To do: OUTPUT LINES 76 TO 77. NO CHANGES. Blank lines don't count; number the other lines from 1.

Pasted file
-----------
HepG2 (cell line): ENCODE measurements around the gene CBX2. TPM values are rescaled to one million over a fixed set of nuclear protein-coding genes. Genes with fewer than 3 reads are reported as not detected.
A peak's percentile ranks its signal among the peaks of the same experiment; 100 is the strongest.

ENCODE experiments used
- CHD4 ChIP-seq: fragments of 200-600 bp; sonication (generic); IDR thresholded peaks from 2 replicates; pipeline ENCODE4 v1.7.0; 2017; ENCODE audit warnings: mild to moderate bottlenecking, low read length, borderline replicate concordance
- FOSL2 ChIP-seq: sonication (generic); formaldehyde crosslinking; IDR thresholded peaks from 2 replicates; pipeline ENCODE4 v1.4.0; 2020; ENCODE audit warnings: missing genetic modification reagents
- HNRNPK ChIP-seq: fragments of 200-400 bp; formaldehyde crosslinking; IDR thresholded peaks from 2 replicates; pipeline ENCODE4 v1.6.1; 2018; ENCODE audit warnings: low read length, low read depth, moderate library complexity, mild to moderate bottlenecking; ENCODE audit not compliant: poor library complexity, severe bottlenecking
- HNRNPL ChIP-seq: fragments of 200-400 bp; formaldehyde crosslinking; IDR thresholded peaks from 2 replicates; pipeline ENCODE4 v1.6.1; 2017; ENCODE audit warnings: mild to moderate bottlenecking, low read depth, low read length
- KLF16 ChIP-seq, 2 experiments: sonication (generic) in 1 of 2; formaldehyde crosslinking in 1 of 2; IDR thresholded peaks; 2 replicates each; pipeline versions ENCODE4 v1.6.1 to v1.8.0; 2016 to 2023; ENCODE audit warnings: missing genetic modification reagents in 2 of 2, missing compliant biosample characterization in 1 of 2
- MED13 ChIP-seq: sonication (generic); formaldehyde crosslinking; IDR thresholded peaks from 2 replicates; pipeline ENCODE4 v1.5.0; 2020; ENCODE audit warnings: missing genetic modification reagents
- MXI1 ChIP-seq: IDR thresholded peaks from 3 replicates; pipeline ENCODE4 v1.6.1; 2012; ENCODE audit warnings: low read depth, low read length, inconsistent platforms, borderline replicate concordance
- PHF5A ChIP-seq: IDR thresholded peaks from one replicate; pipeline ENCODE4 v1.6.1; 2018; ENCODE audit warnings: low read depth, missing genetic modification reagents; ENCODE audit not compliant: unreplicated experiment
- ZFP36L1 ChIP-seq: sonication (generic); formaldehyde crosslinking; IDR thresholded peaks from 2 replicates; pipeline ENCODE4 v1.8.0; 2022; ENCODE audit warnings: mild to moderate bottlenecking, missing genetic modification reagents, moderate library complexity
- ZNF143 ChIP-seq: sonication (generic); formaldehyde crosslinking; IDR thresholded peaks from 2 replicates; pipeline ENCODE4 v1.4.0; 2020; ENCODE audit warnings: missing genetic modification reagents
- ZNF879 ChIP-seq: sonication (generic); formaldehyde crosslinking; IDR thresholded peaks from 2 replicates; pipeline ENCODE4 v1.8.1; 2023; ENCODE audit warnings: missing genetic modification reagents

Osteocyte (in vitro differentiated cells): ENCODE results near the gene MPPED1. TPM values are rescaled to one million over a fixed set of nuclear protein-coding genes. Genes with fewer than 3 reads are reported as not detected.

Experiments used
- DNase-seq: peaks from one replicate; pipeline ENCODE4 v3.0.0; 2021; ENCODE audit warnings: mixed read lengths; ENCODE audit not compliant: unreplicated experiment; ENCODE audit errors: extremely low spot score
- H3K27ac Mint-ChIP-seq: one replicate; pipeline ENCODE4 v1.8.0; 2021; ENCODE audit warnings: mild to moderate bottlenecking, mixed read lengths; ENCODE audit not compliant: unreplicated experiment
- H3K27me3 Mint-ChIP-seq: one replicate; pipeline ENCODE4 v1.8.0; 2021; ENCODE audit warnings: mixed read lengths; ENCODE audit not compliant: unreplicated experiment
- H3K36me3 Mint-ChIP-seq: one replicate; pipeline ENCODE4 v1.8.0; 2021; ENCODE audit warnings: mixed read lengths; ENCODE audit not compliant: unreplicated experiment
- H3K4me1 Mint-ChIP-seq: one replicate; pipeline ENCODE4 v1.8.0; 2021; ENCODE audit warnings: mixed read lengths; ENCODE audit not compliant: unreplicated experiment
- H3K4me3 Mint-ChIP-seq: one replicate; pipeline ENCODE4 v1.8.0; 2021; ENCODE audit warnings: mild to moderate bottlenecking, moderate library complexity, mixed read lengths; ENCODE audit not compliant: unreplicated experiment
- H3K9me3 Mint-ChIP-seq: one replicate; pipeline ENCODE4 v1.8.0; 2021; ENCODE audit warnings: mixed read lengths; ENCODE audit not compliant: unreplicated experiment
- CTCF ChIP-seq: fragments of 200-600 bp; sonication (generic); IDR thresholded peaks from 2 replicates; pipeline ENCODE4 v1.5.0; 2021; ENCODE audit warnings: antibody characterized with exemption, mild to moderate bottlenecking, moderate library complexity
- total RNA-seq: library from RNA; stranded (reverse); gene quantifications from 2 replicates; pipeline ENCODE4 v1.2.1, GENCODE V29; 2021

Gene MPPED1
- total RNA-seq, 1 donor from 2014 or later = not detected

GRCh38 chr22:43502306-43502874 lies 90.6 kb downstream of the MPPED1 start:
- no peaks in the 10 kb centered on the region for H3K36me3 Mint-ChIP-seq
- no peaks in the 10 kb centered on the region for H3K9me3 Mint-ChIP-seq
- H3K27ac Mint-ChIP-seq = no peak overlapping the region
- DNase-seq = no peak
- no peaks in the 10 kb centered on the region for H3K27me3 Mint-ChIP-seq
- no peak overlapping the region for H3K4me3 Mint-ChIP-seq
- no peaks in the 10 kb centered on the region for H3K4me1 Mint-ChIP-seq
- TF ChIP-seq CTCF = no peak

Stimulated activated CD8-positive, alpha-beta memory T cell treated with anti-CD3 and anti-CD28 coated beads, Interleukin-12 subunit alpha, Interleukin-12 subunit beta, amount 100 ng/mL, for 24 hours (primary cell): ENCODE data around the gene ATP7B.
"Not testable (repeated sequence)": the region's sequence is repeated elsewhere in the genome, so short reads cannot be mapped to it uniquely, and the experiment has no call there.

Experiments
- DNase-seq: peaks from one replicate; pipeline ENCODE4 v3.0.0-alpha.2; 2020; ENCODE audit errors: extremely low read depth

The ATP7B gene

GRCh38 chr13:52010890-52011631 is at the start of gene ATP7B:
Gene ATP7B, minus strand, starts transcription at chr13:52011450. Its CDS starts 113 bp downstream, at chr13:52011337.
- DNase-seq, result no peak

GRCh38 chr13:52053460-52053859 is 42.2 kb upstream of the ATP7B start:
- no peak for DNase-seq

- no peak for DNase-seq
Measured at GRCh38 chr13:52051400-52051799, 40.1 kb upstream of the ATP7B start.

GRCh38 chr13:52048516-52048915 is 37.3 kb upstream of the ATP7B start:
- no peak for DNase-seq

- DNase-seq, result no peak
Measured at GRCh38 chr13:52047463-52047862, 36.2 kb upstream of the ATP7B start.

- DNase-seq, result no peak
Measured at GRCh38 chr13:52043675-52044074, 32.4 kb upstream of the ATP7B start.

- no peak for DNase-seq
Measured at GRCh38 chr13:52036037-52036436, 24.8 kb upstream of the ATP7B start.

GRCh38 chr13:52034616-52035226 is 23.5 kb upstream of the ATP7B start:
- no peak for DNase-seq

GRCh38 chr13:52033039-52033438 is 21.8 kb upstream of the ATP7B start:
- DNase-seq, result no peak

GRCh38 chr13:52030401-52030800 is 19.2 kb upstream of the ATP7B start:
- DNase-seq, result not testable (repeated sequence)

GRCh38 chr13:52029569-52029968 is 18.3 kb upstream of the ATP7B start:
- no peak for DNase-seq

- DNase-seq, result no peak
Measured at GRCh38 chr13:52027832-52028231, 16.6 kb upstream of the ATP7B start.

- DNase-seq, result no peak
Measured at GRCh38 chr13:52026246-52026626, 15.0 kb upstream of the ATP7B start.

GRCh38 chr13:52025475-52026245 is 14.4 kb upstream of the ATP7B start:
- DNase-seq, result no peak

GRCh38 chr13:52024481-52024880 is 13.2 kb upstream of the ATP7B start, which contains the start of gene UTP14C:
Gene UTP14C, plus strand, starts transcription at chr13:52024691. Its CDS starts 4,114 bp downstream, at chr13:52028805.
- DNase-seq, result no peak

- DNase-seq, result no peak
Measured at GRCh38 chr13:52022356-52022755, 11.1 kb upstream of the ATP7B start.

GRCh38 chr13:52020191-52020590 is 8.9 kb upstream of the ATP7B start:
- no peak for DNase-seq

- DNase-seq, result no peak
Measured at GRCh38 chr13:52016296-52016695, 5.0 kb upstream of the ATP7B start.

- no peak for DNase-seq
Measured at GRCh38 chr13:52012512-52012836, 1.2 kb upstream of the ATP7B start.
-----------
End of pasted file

GRCh38 chr13:52020191-52020590 is 8.9 kb upstream of the ATP7B start:
- no peak for DNase-seq